3.7. Chest trauma

Chest traumas account for ∼796,000 emergency department (ED) visits annually in the USA [39]. For blunt chest trauma, the most prominent factors in etiology are falls and motor vehicle collisions. The elderly are more prone to incur chest injuries following blunt chest trauma, and this is associated with a high risk of mortality and morbidity [40]. Rib fractures and pulmonary contusions are more common in this population due to preexisting osteoporosis, loss of muscle mass and comorbidities [41]. The mortality and risk for pneumonia following blunt chest trauma significantly increase after 65 years [40, 41] and it is correlated with the increased number of rib fractures [40, 42]. In the presence of pulmonary contusion, clinicians should consider early ventilatory support because these patients are highly vulnerable to respiratory compromise. Given these risks, detailed physical examination, close observation and early administration of supplemental oxygen with adequate pain medication are highly recommended for elderly patients with even one rib fracture. Also, advanced imaging is warranted in older patients with multiple rib fractures. CT may be necessary to assess the extent of injuries that might not be seen on plain radiographs. Simple pneumothorax and hemothorax are poorly tolerated by elderly patients. Thus, geriatric patients with life-threatening chest trauma should be considered for intensive care unit (ICU) observation.

3.8. Abdominal trauma

Abdominal examination can be less reliable and more difficult because of decreased pain sensation and increased laxity of abdominal wall musculature. Also, guarding and rigidity may be lacking in the elderly. Tachycardia response to hemorrhagic shock may not be seen even in the setting of significant blood loss. High index of suspicion and close observation must be continued to be avoided under-diagnosis. The Focused Assessment with Sonography for Trauma (FAST) can be used to detect intraperitoneal fluid in patients who sustain blunt abdominal trauma. CT remains the gold standard to diagnose intra-abdominal injuries. Retroperitoneum is an occult source of bleeding. Also, the risk of occult retroperitoneal bleeding is higher with chronic anticoagulant usage. Therefore, CT with contrast should be considered to evaluate hemorrhage, especially for the elderly patients who have pelvis or hip fracture.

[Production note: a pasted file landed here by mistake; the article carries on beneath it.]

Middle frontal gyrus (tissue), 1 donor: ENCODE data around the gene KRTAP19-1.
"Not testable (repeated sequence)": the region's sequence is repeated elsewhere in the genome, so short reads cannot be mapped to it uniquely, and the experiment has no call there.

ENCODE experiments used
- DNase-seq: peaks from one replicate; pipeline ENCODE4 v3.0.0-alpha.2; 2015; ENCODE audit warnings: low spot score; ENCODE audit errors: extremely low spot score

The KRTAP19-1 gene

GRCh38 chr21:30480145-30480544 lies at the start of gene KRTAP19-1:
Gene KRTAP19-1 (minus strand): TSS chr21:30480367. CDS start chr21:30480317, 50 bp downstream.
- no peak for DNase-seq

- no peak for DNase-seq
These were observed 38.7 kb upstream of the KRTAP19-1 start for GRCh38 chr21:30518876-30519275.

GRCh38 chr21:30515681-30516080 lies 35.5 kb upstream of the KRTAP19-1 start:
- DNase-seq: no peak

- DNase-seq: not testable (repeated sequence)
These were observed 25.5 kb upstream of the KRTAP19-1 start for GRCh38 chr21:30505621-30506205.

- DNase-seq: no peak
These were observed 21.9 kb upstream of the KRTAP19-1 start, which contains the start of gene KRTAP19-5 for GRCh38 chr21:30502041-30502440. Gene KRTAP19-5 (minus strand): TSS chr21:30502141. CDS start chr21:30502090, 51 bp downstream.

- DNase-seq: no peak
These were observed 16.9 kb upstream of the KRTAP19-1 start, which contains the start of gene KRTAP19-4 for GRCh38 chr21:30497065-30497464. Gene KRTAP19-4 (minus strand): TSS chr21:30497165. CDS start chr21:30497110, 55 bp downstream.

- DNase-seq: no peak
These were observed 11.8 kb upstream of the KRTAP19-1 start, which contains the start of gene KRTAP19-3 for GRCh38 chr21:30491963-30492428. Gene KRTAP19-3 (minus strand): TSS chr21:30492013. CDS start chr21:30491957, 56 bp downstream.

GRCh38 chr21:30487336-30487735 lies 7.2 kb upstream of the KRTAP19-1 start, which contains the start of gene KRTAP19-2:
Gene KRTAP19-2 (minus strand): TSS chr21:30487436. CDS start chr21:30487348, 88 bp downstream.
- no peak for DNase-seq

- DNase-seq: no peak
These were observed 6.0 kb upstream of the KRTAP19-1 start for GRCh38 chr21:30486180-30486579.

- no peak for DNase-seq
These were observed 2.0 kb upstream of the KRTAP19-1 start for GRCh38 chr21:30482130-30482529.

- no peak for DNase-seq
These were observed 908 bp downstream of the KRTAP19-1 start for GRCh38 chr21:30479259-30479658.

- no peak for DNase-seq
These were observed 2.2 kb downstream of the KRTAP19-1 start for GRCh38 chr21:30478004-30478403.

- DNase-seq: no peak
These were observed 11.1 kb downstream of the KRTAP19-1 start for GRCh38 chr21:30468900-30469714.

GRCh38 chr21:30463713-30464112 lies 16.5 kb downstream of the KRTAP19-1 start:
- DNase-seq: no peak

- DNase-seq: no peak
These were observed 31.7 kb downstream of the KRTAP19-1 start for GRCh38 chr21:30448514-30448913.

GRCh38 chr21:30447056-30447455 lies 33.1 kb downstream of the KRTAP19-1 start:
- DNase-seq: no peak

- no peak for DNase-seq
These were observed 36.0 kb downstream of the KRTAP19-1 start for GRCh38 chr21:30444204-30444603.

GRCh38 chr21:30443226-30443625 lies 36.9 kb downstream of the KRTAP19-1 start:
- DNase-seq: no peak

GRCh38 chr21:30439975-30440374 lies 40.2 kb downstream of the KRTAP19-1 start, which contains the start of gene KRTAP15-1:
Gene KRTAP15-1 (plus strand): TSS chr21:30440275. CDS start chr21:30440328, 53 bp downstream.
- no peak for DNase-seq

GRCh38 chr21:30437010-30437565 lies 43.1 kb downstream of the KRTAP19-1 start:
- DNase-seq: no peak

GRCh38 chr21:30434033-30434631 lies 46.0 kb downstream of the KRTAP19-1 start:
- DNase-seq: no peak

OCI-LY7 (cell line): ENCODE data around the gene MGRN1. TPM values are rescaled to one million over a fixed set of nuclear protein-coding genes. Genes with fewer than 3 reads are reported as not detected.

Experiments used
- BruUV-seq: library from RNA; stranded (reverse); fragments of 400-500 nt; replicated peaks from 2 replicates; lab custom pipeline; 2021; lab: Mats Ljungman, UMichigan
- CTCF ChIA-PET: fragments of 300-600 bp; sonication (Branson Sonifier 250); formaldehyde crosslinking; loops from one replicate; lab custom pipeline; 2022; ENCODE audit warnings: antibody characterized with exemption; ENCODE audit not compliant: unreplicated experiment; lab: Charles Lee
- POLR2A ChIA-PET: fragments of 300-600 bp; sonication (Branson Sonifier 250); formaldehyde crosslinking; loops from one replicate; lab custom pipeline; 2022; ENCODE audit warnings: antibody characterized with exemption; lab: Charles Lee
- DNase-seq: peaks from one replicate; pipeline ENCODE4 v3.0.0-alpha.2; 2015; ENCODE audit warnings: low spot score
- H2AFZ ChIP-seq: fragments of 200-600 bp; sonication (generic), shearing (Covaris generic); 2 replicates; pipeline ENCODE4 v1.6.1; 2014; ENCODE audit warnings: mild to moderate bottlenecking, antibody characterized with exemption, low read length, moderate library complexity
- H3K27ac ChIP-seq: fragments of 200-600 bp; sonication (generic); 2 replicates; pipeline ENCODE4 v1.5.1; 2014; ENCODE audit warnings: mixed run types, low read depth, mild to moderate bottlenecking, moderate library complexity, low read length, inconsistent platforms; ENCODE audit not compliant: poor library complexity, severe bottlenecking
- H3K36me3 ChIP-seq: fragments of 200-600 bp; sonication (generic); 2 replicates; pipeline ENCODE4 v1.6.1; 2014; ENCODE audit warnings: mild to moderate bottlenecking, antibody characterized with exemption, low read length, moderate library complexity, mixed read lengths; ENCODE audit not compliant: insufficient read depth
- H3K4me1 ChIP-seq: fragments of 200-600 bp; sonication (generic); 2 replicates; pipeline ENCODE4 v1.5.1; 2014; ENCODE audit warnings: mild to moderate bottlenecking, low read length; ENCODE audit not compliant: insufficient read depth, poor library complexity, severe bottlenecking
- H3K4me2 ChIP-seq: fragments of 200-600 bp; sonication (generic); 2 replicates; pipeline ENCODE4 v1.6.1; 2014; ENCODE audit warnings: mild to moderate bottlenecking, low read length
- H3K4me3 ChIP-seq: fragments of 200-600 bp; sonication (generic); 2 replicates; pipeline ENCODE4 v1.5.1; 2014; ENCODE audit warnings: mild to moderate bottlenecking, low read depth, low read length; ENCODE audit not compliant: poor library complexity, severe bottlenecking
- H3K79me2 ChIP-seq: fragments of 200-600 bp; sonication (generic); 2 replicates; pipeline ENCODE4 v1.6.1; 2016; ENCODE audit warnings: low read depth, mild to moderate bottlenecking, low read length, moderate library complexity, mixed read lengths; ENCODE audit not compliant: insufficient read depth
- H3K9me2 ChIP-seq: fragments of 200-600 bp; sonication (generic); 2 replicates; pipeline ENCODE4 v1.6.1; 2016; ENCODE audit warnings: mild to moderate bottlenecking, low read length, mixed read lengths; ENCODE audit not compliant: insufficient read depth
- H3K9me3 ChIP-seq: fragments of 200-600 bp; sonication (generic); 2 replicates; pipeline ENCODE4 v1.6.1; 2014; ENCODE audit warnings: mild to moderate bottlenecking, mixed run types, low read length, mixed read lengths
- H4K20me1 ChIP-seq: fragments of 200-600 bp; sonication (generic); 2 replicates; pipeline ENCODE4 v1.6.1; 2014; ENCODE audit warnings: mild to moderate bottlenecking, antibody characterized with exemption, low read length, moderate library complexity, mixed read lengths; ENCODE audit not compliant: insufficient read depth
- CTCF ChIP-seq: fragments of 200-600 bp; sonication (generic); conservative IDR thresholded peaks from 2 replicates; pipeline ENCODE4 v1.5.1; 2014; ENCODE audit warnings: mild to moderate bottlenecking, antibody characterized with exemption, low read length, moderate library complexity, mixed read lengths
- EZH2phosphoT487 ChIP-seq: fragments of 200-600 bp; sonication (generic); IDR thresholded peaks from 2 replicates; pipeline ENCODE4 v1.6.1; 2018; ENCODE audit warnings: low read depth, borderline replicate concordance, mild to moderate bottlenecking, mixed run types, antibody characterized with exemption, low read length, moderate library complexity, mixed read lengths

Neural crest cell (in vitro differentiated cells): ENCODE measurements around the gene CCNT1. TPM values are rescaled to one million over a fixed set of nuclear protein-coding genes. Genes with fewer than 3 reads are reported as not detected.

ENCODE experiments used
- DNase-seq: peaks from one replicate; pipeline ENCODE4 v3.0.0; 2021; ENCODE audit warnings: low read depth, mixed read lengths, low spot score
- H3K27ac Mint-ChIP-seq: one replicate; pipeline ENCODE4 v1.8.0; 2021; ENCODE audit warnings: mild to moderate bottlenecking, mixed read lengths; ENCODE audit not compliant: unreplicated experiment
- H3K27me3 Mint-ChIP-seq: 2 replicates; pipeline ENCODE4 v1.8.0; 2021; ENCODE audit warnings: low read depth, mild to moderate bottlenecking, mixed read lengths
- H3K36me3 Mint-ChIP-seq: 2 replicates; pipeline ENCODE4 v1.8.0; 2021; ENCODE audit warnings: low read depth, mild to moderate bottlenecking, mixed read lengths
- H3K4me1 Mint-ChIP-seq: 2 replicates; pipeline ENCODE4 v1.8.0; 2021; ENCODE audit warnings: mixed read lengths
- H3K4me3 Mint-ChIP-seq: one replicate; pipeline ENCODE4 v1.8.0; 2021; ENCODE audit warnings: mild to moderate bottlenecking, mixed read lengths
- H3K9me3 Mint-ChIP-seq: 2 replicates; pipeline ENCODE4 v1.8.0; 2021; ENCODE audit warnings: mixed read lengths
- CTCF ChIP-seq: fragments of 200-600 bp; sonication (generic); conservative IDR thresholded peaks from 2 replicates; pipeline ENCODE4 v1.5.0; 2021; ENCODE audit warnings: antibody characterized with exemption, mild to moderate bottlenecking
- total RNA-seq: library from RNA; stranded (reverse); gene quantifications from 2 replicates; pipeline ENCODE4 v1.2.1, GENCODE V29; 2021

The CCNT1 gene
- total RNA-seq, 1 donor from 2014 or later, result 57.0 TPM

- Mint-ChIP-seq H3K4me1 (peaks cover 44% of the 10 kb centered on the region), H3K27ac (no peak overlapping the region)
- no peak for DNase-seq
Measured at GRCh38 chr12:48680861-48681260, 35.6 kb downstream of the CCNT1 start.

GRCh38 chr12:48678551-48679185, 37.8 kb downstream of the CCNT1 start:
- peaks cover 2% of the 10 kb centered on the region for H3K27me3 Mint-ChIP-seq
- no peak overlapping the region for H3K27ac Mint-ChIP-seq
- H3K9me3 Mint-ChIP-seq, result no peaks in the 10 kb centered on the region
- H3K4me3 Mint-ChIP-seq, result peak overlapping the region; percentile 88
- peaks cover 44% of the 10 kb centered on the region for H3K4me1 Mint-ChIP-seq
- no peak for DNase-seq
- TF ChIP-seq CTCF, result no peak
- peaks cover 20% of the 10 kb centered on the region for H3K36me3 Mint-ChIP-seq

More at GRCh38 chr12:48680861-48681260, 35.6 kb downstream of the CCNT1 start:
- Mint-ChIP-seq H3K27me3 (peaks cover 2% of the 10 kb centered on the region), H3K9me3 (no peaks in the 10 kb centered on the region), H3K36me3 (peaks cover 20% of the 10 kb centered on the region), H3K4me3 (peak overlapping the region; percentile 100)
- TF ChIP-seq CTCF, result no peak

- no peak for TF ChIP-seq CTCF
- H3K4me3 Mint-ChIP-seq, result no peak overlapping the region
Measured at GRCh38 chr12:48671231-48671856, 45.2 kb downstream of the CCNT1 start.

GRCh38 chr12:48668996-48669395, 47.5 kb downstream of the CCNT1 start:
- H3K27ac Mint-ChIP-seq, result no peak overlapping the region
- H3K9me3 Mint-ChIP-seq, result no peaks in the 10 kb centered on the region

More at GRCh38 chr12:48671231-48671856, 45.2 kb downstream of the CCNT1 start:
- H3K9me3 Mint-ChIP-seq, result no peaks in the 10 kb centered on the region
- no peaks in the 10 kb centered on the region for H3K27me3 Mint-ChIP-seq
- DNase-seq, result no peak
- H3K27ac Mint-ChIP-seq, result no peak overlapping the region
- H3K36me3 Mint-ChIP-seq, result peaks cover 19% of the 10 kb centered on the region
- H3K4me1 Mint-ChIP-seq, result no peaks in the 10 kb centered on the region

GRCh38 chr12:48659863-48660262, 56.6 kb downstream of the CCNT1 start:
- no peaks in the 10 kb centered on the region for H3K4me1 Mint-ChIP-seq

3.9. Musculoskeletal trauma

Fractures are frequent in the elderly and can cause severe pain, disability and loss of independence. The increased risk of fracture with age may attribute to increased risk of fall, osteoporosis, sarcopenia and frailty.

Pelvis fractures: In the elderly, low-energy traumas such as ground level falls may result in pelvic fractures [43]. Although patients with pelvic fractures due to minor trauma generally do not present complications, mortality and morbidity increase with accompanied hemorrhage and other associated injuries. The portable AP pelvic X-ray should be obtained as a part of the primary survey. However, posterior ring fractures can be missed. Patients who have pelvic tenderness following pelvic trauma must be assessed regarding pelvic fracture. CT of the pelvis can be obtained in stable patients. If an active bleeding is suspected, pelvic contrast CT is recommended considering the risk of contrast-induced nephropathy. If an active bleeding is identified, arteriography and embolization can be performed for the patients in danger of life. Consequently, expeditious hemorrhage control with simultaneous emergency skeletal stabilization and resuscitation is crucial for the management of pelvic fractures in the elderly.

Proximal femur fractures: In elderly patients, hip fractures should be considered as a serious injury. They may lead to immobility, permanent dependence and death. According to several epidemiological studies, the incidence of proximal femoral fractures increases with age, starting at 40 years, with a steep increase after 75 years of age. The average age of patients with hip fracture is over 80, and nearly 80% are women [44]. Although isolated hip fractures do not usually cause class III or class IV shock, long-term prognosis mostly depends on age, comorbidities, anticoagulant therapy and frailty [45]. Hip fractures are the most common cause of accident-related deaths in older people accounting for 18% deaths within 4 months of a hip fracture and 30% within a year [46]. The risk of fracture increases with the number of falls [47] and backward fall mechanism and low bone mineral density (BMD) [48]. Most hip fractures can be diagnosed by typical history and clinical presentations. The first choice for diagnose is plain radiographs. However, it is estimated that 2–9% of fractures may be radiographically occult [49], and further imaging such as CT and MRI is required to make a definitive diagnosis. MRI has higher sensitivity than CT for detecting occult hip fractures. Additionally, nuclear medicine scintigraphy may be another choice for diagnosis due to high sensitivity. However, access to the scintigraphy usually is difficult and, it has limited capability to delineate the full nature of the fracture.